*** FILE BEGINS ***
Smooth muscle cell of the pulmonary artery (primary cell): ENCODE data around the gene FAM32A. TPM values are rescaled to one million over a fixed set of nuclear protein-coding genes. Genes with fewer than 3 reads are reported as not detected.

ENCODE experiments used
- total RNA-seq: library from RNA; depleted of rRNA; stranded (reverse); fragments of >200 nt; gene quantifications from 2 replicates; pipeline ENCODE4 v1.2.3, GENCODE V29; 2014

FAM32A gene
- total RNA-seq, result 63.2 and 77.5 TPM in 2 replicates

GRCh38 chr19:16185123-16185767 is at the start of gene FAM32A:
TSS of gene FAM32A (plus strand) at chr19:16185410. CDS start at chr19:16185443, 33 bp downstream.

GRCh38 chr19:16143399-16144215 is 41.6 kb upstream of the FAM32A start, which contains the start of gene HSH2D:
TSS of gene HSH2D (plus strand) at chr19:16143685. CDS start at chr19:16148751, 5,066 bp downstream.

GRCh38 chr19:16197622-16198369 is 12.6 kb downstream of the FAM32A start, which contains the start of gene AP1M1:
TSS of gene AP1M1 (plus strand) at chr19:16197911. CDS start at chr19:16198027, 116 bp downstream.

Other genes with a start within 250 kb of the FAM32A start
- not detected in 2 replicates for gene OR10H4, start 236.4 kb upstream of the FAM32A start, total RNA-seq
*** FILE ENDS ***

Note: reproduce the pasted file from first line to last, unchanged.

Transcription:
Smooth muscle cell of the pulmonary artery (primary cell): ENCODE data around the gene FAM32A. TPM values are rescaled to one million over a fixed set of nuclear protein-coding genes. Genes with fewer than 3 reads are reported as not detected.

ENCODE experiments used
- total RNA-seq: library from RNA; depleted of rRNA; stranded (reverse); fragments of >200 nt; gene quantifications from 2 replicates; pipeline ENCODE4 v1.2.3, GENCODE V29; 2014

FAM32A gene
- total RNA-seq, result 63.2 and 77.5 TPM in 2 replicates

GRCh38 chr19:16185123-16185767 is at the start of gene FAM32A:
TSS of gene FAM32A (plus strand) at chr19:16185410. CDS start at chr19:16185443, 33 bp downstream.

GRCh38 chr19:16143399-16144215 is 41.6 kb upstream of the FAM32A start, which contains the start of gene HSH2D:
TSS of gene HSH2D (plus strand) at chr19:16143685. CDS start at chr19:16148751, 5,066 bp downstream.

GRCh38 chr19:16197622-16198369 is 12.6 kb downstream of the FAM32A start, which contains the start of gene AP1M1:
TSS of gene AP1M1 (plus strand) at chr19:16197911. CDS start at chr19:16198027, 116 bp downstream.

Other genes with a start within 250 kb of the FAM32A start
- not detected in 2 replicates for gene OR10H4, start 236.4 kb upstream of the FAM32A start, total RNA-seq